A COUPLE OF days before the horror in Nice, there was this story in The New York Times about a philosophers’ spat over Islam. Very French indeed. It was between two former friends who have written some of the most original arguments on the single most powerful idea that continues to terrorise the world: radical Islamism. Their differences are more than a matter of phraseology; they reflect the persistence of a divided perception that goes beyond talking shops to the highest offices of power in Paris and Washington and even Delhi.
Olivier Roy believes jihad today is driven not by the Book but by the man from the margins, swayed by fantasy. All terrorists, he says, are not Salafists, and the biography of every killer cannot be fitted into the straitjacket of radical Islam; each one of them is a story by itself. What is happening, according to him, is not the radicalisation of Islam but the ‘Islamicization of radicalism’. That was clever, and the Leftist establishment, desperate to save a religion from the demonology of so-called Islamophobes, loved it.
On the other side of the argument is Gilles Kepel, a prolific writer whose Jihad: The Trail of Political Islam remains a fine example of what I will call reported scholarship on an idea which in its dehumanising outlook and territorial ambition is the most suppressive force at work after the demise of communism. Kepel traces the origins of terror not to the deranged mind seeking heroism, but to the texts of the religion itself. He says that it is Salafism that propels a generation into the thrall of jihad. It is the Book, sorry. In France, he says, it is a generation that refuses to integrate. Their identity is not formed by citizenship; it is shaped by a god hardened by simulated victimhood.
In the 21st century jihad, geography exists only in the service of theology. India cannot regainKashmir as long as it fails to identify the enemy. Jihad anywhere is azaadi, uttered in different languages. India hears the slogan; it doesn’t listen
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This is a classic Gallic clash of minds, and we can still smell Sartre’s Gauloises in Café de Flore. Whenever history played out its most contested scripts, no matter how liberating or divisive, the philosopher was out there, the intellectual taking the fight from the book to the street, a tradition enriched by Sartre, Camus, and Malraux, with Bernard-Henri Lèvy as the latest in the chain, and the themes that concentrated their minds varied from decolonisation to communism to resurgent nationalism. It was inevitable that Islam would set the stage for a new war of words. (Still, for me, Michel Houellebecq’s imagination in Submission would remain a far more complex vision about France than the theories of these quarrelling academics.)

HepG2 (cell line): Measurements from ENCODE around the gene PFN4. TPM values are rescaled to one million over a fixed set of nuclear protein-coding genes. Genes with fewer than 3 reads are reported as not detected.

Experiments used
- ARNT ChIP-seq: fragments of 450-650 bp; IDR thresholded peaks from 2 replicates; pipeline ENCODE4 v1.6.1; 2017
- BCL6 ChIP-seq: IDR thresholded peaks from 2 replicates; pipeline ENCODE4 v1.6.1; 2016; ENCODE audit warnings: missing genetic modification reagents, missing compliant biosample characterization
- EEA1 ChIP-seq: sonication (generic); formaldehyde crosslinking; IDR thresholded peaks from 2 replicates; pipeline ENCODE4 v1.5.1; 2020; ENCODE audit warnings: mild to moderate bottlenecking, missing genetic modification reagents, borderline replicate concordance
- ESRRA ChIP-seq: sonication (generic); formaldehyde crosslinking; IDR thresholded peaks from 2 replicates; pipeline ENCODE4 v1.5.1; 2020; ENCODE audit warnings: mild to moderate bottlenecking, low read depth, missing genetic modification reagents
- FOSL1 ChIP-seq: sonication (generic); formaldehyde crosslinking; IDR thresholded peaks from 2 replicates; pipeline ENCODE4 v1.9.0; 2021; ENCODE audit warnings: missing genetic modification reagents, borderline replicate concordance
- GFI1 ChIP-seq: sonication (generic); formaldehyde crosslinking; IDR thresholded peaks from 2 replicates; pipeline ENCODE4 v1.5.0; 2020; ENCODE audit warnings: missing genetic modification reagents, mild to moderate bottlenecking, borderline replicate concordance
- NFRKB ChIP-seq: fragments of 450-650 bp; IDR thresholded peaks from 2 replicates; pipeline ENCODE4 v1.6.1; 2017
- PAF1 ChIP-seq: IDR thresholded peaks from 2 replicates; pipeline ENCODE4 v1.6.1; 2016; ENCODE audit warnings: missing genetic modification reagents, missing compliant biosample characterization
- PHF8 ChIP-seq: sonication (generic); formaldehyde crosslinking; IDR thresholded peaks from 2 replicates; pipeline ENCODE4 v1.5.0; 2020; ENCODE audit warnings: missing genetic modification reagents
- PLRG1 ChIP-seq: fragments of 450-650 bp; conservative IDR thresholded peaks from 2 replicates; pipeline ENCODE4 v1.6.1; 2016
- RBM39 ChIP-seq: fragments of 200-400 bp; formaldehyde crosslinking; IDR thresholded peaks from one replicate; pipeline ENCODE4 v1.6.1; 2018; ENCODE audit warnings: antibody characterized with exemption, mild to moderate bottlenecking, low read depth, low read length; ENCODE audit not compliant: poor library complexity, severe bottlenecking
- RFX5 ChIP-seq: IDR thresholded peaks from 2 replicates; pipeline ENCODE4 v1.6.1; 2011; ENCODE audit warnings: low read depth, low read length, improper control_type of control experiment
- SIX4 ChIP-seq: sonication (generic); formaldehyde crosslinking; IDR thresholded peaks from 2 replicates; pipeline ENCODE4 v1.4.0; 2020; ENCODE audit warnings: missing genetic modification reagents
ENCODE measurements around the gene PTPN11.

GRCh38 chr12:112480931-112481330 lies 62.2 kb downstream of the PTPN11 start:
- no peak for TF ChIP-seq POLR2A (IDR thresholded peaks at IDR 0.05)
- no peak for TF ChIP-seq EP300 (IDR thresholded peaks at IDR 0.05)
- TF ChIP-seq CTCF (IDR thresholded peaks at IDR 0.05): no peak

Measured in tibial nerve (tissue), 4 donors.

The disagreement between Roy and Kepel has its relevance far beyond France, even if their demographic reference points are purely French. In this interlude between the last horror and the next, we can afford an argument more honest than the accumulated verbiage of the condescending correctness of the day. The immigrant generation that Kepel marks out for its refusal to assimilate may be visibly active in the French suburbs, but self-curated isolation in infidel countries has become the preparatory stage for jihad everywhere.
In India, strangely, it is still not politically polite to say that we can see such a generation in Kashmir. The conscience-friendly liberal cliché is that India has lost Kashmir. The uncomfortable reality is that Kashmir is losing India, wilfully. There was a time when ‘Kashmiriyat’ had a ring of sub-nationalist poetry to it, and it was not in mortal combat with the idea of India either. Then, it was the historical memory of a generation that separated romance from subversion. Today, alienation is a necessary identity for the stone-throwing, Book-bound revolutionary. Home is not India any longer; it is an idea delivered by an angry god, its borders ever expanding in the fantasy of his foot soldiers.
It may be painful for us to accept that, for a growing generation in the Valley, Kashmir’s relationship with India has no emotional content. Its union with India is purely territorial. In the 21st century jihad, geography exists only in the service of theology. India cannot regain Kashmir as long as it fails to identify the enemy, understands its nature. We need to reinvent the Kashmir package, one that is more political than economic. After all, jihad anywhere is azaadi, uttered in different languages. India hears the slogan; it does not listen.
It appeals more to the liberal conscience when every killer, whether bomber or driver, is seen as a lone wolf, an accidentally Islamicised radical. The consolation of such assumptions does not make us safer in a world where a confederation of lone wolves calls itself the Islamic State, preparing congratulatory notes for the next beast lurking nearby.